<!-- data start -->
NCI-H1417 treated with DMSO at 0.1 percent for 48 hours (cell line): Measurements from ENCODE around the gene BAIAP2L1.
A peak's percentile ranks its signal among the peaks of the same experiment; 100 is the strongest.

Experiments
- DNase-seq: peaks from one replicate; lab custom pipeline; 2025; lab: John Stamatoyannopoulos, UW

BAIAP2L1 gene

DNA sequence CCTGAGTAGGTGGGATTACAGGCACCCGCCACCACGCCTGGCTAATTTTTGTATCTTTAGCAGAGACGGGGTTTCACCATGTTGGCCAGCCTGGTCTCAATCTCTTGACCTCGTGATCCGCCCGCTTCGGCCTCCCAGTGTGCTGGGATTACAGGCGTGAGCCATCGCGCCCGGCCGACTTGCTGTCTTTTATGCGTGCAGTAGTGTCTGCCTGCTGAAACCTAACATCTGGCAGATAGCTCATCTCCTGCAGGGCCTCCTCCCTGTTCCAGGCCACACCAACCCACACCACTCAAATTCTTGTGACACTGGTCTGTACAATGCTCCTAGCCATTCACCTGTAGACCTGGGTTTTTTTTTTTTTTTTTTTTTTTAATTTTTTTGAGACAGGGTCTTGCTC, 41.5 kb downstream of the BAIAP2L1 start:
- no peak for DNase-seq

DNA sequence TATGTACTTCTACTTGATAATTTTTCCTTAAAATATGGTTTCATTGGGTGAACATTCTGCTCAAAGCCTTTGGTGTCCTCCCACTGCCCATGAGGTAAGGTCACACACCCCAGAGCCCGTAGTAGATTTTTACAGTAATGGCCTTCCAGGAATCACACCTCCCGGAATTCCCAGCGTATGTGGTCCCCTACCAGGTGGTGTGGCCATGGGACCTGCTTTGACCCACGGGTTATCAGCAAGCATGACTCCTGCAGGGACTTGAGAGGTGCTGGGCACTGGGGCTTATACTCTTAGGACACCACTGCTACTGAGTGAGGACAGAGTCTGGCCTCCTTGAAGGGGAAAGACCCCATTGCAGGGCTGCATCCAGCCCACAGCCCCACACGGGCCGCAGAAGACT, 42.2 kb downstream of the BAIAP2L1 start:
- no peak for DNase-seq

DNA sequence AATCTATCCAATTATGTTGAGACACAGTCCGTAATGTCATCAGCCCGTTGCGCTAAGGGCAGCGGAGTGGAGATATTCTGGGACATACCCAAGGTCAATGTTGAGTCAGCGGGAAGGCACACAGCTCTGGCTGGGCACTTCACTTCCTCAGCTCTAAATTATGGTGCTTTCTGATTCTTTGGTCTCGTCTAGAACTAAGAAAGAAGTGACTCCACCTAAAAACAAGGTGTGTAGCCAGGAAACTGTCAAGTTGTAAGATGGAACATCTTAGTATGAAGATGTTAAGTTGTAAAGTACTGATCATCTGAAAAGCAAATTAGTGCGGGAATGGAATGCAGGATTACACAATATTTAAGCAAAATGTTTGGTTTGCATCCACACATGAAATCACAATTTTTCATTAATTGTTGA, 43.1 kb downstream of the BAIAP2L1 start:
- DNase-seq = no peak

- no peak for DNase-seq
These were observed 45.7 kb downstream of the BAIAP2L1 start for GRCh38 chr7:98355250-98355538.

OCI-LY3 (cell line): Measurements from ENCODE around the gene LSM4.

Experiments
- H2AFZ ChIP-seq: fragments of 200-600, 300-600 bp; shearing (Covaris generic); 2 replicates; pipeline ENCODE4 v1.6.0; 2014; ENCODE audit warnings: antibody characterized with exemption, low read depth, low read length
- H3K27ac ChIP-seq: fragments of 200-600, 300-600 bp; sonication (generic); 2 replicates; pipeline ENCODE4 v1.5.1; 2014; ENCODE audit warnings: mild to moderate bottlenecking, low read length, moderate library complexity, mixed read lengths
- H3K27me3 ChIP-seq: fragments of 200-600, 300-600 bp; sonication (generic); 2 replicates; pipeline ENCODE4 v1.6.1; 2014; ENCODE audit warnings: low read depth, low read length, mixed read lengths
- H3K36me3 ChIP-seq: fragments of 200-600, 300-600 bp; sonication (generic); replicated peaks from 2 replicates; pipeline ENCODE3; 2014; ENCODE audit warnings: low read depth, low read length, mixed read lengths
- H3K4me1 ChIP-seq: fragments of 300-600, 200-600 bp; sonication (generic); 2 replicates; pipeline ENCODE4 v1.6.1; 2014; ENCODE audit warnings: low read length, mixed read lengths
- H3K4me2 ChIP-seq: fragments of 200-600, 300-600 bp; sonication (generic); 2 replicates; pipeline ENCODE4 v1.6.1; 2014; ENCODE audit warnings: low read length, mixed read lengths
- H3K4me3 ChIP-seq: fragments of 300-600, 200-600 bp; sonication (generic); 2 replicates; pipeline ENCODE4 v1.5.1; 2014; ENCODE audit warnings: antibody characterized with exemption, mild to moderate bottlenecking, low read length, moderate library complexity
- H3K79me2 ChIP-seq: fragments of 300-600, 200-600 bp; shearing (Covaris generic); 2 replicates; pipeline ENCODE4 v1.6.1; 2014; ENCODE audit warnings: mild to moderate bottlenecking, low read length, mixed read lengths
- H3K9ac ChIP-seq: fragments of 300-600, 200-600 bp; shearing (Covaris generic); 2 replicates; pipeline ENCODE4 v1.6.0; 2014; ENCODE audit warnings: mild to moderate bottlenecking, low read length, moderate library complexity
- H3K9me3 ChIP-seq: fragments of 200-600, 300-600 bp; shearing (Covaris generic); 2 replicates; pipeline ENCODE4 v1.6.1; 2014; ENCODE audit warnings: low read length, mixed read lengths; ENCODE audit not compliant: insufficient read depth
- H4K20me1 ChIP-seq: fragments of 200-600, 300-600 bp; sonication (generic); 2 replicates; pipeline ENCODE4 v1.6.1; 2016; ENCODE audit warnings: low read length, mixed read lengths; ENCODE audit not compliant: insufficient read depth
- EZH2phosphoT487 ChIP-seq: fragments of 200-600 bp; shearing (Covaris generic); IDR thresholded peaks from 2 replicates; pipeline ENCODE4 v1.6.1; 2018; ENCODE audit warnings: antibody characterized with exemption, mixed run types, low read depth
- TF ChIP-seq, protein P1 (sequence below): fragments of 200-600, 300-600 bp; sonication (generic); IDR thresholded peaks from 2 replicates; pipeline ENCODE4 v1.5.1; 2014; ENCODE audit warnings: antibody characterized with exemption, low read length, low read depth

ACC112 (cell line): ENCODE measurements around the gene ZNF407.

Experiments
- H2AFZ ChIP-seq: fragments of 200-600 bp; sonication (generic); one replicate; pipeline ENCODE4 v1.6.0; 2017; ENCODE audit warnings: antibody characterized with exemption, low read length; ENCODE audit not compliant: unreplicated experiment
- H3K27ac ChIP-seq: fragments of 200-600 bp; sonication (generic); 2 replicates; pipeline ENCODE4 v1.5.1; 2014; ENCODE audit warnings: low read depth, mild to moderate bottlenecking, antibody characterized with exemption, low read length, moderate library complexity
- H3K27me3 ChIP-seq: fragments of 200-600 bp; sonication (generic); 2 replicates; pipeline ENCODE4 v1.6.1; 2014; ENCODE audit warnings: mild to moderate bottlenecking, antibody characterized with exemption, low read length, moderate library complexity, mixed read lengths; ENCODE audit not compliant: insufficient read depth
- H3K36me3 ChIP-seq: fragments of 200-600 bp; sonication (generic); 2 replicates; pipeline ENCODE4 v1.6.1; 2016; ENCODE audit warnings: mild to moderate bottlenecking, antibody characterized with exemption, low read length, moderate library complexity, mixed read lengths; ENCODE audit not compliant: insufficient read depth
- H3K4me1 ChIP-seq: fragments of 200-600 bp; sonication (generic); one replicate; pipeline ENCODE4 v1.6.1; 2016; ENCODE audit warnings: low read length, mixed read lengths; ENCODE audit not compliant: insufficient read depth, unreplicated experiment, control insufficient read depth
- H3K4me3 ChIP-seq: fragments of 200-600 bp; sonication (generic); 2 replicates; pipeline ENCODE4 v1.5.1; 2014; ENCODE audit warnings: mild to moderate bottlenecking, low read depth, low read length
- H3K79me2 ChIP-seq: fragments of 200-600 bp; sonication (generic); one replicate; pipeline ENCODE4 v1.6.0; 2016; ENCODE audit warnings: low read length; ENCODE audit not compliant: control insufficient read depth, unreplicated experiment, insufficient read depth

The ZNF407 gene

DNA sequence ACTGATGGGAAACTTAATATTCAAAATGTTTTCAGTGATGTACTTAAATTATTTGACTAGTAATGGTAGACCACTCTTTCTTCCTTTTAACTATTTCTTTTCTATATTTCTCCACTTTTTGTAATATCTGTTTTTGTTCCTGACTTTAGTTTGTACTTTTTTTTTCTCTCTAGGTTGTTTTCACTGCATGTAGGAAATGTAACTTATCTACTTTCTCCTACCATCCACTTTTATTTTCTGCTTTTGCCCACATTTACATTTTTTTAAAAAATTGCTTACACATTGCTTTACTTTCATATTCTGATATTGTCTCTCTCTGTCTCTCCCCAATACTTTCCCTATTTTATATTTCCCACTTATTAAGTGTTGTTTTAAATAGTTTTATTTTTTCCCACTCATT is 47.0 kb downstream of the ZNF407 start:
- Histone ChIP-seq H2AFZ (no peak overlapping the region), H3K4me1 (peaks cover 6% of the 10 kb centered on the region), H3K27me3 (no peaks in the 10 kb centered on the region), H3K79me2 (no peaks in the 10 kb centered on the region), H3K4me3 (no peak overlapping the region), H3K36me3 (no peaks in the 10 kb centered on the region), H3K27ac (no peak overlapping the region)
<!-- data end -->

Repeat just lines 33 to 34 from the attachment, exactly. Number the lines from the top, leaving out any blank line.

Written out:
- H3K27me3 ChIP-seq: fragments of 200-600 bp; sonication (generic); 2 replicates; pipeline ENCODE4 v1.6.1; 2014; ENCODE audit warnings: mild to moderate bottlenecking, antibody characterized with exemption, low read length, moderate library complexity, mixed read lengths; ENCODE audit not compliant: insufficient read depth
- H3K36me3 ChIP-seq: fragments of 200-600 bp; sonication (generic); 2 replicates; pipeline ENCODE4 v1.6.1; 2016; ENCODE audit warnings: mild to moderate bottlenecking, antibody characterized with exemption, low read length, moderate library complexity, mixed read lengths; ENCODE audit not compliant: insufficient read depth